It is a wonder that with such dangers and restrictions, footage has still been able to get out to us. The resourceful Iranians, unrelenting in their defiance, have managed to provide us sombre images of the brutality employed by the regime in their crackdown. We have all seen the heart breaking video of Neda, the young girl shot by the paramilitary, dying eyes open in front of her father. It is our hope that she does not die in vain.
The regime employed these tactics because they knew they did not have justice, or the masses on their side. They have the guns, we have the people! They resorted to using outrageous propaganda alleging that this reformist movement (and its leaders) were funded and backed by the United States and Britain, and were operating as their tools. State television broadcast a charade of protesters released from prison 'confessing' to being agents of Britain and the USA. Confessing? Was it under duress I wonder?
It is important I take a moment to examine this outrageous charge. It is important because a very small minority (but big enough to matter) on the left here and around the western world have fallen for it and are of the view that this civil rights "reformist" movement in Iran is insidiously funded and backed by the USA - like the "Orange Revolution" of the Ukraine for example.
These people perceive Ahmadinejad as a champion of the poor, against US imperialism, and therefore surely fighting the good fight. They point to evidence of the long and dark history of US interference in Iran, especially the US instigated coup in 1953 which ousted the Iran's first democratically elected leader (for the intolerable crime of nationalizing Iran's oil I might add).
They are misconceived. Sure his "anti imperialism" rhetoric, coupled with alliances forged with leftist South American governments such as that of Hugo Chavez of Venezuela and Evo Morales of Bolivia, allows him to play the role of USA antagonist, but that does not mean he champions leftist (or liberal) causes at home. Ahmadinejad belongs to the right wing pro-military, anti civil rights, neo-conservative wing of Iranian politics - the George W Bush of Iran.
Further, reformist leader Mir Houssein Mousavi, and Hashemi Rafsanjani (the powerful cleric backing him), were some of the main architects of the Islamic revolution in 1979. Rafsanjani has spoken in rallies during which the crowd have chanted "marg bar America" or "death to America". Mir Houssein Mousavi was prime minister during the Iran Iraq war in the 1980's - a war in which the USA was supporting Saddam in his invasion of Iran. He is part of the Islamic system. He had to be to become a candidate. This is because under the Iranian system, all candidates that are deemed unfaithful to the Islamic system are vetted out by the "Guardian Council" - the body under the control of the Supreme Leader. During this election, out of 450 or so candidates, all were vetted except for just 4.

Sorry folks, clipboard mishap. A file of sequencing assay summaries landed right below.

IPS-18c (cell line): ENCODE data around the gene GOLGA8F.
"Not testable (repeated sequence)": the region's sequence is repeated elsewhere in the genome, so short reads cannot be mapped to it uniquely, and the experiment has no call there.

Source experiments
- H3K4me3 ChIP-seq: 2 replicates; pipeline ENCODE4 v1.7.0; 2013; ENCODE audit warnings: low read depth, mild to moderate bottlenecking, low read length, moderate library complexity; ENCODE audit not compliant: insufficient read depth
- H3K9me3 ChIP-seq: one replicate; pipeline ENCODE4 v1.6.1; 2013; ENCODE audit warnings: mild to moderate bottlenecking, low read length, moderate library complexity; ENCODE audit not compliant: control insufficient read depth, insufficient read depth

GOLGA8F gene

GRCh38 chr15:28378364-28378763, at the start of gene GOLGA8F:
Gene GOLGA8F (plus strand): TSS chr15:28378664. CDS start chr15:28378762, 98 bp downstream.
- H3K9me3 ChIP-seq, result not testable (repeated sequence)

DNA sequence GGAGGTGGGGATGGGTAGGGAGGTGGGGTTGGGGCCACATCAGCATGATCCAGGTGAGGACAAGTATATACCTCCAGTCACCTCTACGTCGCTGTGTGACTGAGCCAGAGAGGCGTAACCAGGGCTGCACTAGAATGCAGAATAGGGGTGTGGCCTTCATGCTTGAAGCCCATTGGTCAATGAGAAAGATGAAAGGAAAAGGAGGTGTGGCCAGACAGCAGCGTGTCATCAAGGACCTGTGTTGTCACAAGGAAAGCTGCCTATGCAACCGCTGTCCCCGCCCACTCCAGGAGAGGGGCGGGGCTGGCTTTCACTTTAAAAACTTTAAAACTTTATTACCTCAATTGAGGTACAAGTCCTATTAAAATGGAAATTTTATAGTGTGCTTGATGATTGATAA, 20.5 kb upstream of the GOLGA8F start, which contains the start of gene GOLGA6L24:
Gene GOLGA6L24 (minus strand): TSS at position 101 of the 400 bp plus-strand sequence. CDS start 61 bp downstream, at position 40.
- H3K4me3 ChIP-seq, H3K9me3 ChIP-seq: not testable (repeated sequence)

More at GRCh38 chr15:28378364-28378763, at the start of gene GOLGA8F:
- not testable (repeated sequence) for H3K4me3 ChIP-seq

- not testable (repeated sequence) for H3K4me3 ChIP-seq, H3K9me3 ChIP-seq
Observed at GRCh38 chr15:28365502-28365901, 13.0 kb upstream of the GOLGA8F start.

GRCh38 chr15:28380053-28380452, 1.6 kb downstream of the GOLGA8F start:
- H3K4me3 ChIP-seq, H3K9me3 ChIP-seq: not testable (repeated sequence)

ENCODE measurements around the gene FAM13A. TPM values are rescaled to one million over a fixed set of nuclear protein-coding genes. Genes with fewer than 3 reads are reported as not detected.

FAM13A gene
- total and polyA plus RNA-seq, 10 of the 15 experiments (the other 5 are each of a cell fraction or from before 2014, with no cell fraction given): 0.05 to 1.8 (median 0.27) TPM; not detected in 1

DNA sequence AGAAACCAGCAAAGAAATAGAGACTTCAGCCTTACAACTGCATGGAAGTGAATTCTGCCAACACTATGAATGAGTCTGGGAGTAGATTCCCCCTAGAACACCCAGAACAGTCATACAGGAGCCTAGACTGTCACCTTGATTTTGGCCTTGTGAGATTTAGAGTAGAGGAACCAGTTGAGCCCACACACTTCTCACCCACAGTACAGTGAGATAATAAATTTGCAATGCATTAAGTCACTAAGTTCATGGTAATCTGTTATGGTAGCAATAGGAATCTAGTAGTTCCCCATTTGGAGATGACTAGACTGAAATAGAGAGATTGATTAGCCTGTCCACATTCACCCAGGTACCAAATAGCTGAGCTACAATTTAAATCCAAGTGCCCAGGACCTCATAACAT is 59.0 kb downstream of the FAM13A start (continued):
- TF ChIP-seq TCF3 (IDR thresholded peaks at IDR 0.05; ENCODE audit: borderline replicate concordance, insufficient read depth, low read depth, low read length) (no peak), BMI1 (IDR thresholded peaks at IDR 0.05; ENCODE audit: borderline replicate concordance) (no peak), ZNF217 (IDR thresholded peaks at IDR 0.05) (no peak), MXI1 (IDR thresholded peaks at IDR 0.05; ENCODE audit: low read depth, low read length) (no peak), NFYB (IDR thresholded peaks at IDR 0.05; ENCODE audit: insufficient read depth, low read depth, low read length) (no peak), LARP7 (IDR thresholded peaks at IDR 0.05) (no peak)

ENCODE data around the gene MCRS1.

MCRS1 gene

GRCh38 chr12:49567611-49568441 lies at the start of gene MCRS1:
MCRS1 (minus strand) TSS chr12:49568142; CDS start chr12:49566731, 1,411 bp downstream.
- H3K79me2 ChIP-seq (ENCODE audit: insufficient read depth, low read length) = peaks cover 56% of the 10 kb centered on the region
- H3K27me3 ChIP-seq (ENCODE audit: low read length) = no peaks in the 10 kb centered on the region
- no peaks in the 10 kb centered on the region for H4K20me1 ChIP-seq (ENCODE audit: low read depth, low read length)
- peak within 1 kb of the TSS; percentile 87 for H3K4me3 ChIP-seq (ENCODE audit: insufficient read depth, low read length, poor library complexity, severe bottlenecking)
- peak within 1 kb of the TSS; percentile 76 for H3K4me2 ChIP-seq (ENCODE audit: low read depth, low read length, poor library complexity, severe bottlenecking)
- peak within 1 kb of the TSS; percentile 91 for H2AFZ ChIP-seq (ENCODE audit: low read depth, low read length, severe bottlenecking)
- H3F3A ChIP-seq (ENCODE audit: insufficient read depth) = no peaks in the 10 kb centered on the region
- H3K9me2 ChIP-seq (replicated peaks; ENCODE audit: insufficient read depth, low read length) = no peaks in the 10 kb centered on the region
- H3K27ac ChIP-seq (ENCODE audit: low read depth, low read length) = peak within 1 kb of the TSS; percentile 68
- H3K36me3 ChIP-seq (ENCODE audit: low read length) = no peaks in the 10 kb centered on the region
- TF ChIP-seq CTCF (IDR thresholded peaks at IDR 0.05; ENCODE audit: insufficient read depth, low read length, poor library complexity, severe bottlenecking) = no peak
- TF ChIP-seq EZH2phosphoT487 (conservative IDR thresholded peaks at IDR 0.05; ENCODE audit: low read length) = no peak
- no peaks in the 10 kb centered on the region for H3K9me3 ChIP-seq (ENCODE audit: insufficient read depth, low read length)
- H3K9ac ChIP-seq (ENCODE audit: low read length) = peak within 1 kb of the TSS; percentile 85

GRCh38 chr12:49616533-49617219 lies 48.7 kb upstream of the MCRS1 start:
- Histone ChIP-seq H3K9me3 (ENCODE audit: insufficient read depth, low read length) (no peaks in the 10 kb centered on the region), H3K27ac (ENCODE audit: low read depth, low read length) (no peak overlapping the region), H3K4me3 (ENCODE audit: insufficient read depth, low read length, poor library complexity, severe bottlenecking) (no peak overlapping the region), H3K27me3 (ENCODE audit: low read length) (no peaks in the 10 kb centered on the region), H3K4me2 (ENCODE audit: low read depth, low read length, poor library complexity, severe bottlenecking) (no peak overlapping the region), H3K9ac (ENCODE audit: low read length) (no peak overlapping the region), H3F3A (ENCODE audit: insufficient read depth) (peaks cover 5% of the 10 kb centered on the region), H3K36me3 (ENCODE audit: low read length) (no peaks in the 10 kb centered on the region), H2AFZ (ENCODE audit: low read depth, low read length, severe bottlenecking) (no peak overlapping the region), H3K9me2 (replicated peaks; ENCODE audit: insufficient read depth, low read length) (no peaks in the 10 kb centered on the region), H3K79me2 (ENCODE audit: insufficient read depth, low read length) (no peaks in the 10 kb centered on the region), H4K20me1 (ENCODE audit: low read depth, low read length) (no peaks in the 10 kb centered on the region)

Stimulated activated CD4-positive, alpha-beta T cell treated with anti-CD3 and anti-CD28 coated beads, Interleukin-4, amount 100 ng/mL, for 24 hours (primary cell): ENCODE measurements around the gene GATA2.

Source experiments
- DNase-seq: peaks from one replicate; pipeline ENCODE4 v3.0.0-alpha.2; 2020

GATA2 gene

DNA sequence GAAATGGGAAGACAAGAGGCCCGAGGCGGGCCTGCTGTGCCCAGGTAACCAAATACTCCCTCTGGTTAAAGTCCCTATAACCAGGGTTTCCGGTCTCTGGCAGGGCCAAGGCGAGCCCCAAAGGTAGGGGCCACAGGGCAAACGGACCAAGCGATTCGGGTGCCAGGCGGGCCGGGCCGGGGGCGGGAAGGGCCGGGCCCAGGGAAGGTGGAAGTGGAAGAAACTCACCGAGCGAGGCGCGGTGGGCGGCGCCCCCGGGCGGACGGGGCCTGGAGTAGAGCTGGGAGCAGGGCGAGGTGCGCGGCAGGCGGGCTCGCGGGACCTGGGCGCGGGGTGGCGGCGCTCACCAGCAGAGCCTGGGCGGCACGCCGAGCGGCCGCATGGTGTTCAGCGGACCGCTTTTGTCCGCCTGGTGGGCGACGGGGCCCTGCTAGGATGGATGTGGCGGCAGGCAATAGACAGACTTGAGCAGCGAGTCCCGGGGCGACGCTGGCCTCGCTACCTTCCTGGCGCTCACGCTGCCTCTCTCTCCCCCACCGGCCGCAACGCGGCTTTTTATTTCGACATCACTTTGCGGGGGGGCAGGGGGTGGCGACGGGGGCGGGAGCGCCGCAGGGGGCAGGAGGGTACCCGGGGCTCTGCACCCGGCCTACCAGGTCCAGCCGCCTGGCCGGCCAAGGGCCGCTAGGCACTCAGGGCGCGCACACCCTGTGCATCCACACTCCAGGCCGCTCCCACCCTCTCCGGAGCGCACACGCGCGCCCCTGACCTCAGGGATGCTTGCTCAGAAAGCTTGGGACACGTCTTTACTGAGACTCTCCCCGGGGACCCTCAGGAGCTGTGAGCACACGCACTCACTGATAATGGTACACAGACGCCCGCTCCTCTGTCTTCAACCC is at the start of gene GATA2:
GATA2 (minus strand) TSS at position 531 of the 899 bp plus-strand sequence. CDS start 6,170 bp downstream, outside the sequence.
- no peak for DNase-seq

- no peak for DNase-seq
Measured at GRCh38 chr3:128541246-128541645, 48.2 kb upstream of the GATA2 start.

So it must be categorically denied that this reformist movement is US engineered as a means of overthrowing the Islamic regime. The United States does indeed have a dark (some would say criminal) history in the Middle East, and especially Iran, but it certainly would not nominate these reformist leaders as their ideal puppets.
Some of you must surely now be asking yourselves - Why should we lend support to leaders that played a role in the forming of this Islamic theocracy?
You needn't have to. Whilst it must be said that Mousavi has evolved to become a lot more liberal in the last 30 years, this may not be enough for some of us, especially since he has been quite clear in advocating for reforming the Islamic system, as opposed to dismantling it. Despite this, the masses in Iran, fed up with 30 years of a system that used Islam as an excuse for union labor strikebreaking, lack of women's rights and repression, did support, and vote for him.
I believe that it is these masses that are pushing him, since he was the only real option for change after the vetting process. In my opinion, he has now become the champion of their cause somewhat by default.
But regardless of our opinion of the 'reformist' leadership, we must all be supporting the people of Iran. This is the people's movement. It is their massive, their spontaneous movement for civil rights.
I wish now to leave you with some serious words from the otherwise hilarious comedian Maz Jobrani.
"We stand here together in solidarity and in the name of human rights for all people. Regardless of your religious and political beliefs, every one of us shares a desire for justice and fairness to all. To our Iranian sisters and brothers, you are not alone. We will not forget or stop caring. We've heard your voices, and we are with you."
Legal Practitioner, Supreme Court of Queensland